May 11, 1907


Only a Small Amount of
Debris Over The Girl

The body of Miss Aurora Wittebart, the second victim of the University building fire of Wednesday afternoon, was found by a squad of firemen at 3:20 o'clock yesterday afternoon. No active or systematic search could be made until the walls had been braced, insuring the safety of the searchers, but within half an hour after work could progress without hinderance the body was found and removed to Stine's morgue. In the squad of firemen working under the direction of Assistant Chief Henderson were Jack Evans, W. C. Pahlman, A. Van Dusen, Dick Ginn and Charles Brown, and these men performed the work of recovering the body and conveying it to the morgue, where it was ordered taken by Thompson.
The body was not badly burned. Only the head and hands showed the effects of the fire. A sever injury on the right side of the head lacerated the scalp and the face was somewhat disfigured. The body was lying at full length on its back in an easy and natural position when found under a shallow pile of debris about ten feet south of the hall line and about twenty feet west of the elevator shaft. This location indicates that Miss Wittebart, contrary to general belief, did not lose her life near the northwest corner of the building in the vicinity of the fire escape, but had evidently made her way almost to the middle of the building and probably fell overcome by the smoke and flames. When the fifth story floor fell in, she was carried down with the wreckage and only a small quantity of debris from the roof covered her.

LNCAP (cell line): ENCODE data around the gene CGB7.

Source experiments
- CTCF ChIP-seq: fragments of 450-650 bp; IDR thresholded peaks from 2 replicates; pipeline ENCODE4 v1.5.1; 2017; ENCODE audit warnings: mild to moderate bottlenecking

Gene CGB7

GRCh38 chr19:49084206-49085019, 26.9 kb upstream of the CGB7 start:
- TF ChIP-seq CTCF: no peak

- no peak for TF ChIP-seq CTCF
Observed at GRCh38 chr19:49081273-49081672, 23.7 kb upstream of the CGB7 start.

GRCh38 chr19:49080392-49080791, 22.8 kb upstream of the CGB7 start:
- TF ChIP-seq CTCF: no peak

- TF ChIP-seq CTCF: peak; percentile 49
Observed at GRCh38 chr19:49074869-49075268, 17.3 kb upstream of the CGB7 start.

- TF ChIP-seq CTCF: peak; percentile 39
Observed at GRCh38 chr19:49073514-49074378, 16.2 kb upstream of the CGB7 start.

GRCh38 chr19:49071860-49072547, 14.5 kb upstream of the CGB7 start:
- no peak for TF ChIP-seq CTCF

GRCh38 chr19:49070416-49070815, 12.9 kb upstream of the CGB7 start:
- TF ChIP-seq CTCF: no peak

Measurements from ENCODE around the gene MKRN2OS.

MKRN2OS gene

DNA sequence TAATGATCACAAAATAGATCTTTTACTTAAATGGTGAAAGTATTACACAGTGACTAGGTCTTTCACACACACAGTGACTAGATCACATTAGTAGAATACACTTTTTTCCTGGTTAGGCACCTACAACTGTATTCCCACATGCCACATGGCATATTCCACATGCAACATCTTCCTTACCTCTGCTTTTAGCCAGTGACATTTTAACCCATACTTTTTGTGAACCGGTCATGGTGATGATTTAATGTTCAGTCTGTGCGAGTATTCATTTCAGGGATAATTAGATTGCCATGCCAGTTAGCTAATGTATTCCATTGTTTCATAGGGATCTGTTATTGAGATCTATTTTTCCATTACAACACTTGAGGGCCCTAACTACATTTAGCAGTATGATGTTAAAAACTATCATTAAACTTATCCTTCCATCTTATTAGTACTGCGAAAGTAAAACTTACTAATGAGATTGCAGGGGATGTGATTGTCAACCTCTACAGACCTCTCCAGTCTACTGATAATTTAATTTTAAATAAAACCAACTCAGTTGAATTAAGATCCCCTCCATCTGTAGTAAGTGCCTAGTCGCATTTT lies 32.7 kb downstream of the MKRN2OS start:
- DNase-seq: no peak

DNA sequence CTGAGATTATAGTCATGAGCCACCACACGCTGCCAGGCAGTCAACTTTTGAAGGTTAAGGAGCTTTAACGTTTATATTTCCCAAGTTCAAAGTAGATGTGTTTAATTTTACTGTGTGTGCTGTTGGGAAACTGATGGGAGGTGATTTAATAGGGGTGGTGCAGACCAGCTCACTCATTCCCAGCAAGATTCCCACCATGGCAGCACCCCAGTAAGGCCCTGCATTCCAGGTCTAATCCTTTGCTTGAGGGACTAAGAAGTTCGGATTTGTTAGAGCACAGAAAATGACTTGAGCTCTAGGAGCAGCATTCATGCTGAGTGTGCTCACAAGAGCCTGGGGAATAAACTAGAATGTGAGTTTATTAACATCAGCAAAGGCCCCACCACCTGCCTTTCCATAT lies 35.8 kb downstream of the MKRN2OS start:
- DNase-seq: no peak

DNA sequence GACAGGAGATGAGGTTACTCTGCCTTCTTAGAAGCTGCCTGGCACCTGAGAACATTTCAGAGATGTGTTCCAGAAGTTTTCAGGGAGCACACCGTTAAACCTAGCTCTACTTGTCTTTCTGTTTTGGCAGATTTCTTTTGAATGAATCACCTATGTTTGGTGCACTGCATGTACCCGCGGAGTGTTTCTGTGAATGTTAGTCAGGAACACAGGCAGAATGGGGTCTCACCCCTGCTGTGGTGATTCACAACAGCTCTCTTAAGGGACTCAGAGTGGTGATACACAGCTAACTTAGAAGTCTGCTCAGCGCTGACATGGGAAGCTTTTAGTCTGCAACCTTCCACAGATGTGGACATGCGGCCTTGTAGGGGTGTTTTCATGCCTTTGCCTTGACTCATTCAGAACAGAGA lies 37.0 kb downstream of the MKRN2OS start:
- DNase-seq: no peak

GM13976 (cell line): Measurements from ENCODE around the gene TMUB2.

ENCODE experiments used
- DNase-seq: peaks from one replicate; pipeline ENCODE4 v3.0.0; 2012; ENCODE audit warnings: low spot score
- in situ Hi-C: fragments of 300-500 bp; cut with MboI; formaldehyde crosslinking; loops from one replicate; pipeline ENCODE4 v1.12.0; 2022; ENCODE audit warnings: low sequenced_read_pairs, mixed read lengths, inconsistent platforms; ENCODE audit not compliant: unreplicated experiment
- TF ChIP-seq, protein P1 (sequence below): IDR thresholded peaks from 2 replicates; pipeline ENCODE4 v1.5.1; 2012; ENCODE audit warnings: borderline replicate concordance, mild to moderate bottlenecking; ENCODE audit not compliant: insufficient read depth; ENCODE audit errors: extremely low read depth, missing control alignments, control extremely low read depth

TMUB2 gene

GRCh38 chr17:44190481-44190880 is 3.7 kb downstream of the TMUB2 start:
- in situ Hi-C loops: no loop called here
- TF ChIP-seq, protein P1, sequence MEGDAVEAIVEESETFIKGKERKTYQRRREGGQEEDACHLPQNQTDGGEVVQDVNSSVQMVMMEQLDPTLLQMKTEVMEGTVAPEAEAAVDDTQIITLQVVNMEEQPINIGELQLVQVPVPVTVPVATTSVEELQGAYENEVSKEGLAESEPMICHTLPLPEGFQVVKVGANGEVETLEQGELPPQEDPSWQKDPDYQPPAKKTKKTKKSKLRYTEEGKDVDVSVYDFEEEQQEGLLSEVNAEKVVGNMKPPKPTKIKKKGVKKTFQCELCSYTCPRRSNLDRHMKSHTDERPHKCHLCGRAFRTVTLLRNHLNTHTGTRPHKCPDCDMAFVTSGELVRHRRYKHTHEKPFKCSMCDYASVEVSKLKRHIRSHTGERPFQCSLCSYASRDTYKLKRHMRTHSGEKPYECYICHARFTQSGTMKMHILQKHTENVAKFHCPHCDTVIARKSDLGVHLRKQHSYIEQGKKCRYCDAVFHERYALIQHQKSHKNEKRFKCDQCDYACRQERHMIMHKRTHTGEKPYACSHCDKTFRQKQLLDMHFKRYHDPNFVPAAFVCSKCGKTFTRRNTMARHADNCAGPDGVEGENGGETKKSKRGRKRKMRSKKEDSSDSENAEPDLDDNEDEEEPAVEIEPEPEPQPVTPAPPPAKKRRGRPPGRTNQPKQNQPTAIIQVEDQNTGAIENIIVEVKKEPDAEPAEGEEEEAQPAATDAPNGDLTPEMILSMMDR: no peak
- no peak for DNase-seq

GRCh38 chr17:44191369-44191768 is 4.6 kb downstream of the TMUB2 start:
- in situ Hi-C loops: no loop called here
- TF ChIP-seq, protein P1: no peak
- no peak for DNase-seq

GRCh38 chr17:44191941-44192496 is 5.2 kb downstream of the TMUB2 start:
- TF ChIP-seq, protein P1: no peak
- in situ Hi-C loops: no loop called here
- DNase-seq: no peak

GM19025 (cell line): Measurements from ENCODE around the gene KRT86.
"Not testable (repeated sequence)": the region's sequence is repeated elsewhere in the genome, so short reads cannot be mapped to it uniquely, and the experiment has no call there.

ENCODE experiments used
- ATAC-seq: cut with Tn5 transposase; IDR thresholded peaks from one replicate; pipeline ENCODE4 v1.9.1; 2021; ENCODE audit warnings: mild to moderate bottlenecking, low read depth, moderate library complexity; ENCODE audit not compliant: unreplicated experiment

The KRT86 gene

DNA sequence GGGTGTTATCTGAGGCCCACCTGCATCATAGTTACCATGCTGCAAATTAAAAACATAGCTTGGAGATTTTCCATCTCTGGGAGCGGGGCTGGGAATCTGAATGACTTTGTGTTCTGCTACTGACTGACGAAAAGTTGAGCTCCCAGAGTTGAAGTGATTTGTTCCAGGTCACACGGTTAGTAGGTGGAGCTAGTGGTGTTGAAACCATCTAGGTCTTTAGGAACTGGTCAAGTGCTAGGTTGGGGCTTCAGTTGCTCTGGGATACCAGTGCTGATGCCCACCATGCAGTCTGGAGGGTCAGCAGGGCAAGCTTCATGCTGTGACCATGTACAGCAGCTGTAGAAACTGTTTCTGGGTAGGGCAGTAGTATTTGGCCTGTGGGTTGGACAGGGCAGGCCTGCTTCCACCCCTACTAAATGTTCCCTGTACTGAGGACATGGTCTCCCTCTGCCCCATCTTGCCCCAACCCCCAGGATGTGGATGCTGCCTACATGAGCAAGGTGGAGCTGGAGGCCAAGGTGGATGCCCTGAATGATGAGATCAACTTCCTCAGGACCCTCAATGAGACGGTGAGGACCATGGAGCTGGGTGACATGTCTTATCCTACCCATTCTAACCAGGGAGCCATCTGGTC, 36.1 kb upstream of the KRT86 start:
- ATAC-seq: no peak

The girl's hat and coat were not found when the body was discovered. There was no doubt about immediate identification. The green skirt and white shirtwaist were easily recognized, as was a string of amber beads about her throat and a small gold fililgree ring on the third finger of her left hand.
The abundant light hair of the dead girl was not even schorced and the clothing was not torn or disarranged.
Miss Wittebart's parents, who are staying at the Densmore hotel, and her fiance, George P. Jackson, of 910 Holmes street, were not permitted to see the body, immediately, thought it was with the utmost difficulty that the police and firemen were able to restrain Mr. Jackson.
The young man was on the verge of nervous collapse after the body had been taken to the morgue. He insisted upon seeing the body, but his friends, realizing the inadvisability of this, took him to the Densmore hotel, hoping by removing him from the scene they could do better toward quieting him. As the party walked toward the hotel a crowd of morbidly curious followed as far as the hotel office, and one woman followed directly into the room to which he was assigned there. She cooly took a seat and remained until requested to leave, which she did, but with decided reluctance. Last night his nervous condition had improved considerably, and it was said that he was standing the ordeal with more fortituude than he had displayed since he had learned of the death of Miss Wittebart.
The funeral of Miss Wittebart will be held at 3 o'clock tomorrow afternoon from St. Patrick's church, Eight and Cherry streets. The body will be taken to the home of a friend, Mrs. F. C. Schmidt, 3338 Prospect avenue, today, and from there will be taken to the church Sunday. On account of the nervous condition of theparents of the young woman and George Jackson, the young man to whom Miss Wittebart was engaged to wed, it was thought advisable to not have them view the body of the dead girl, and the casket will remain closed.
Burial will be in Mount Washington Cemetery.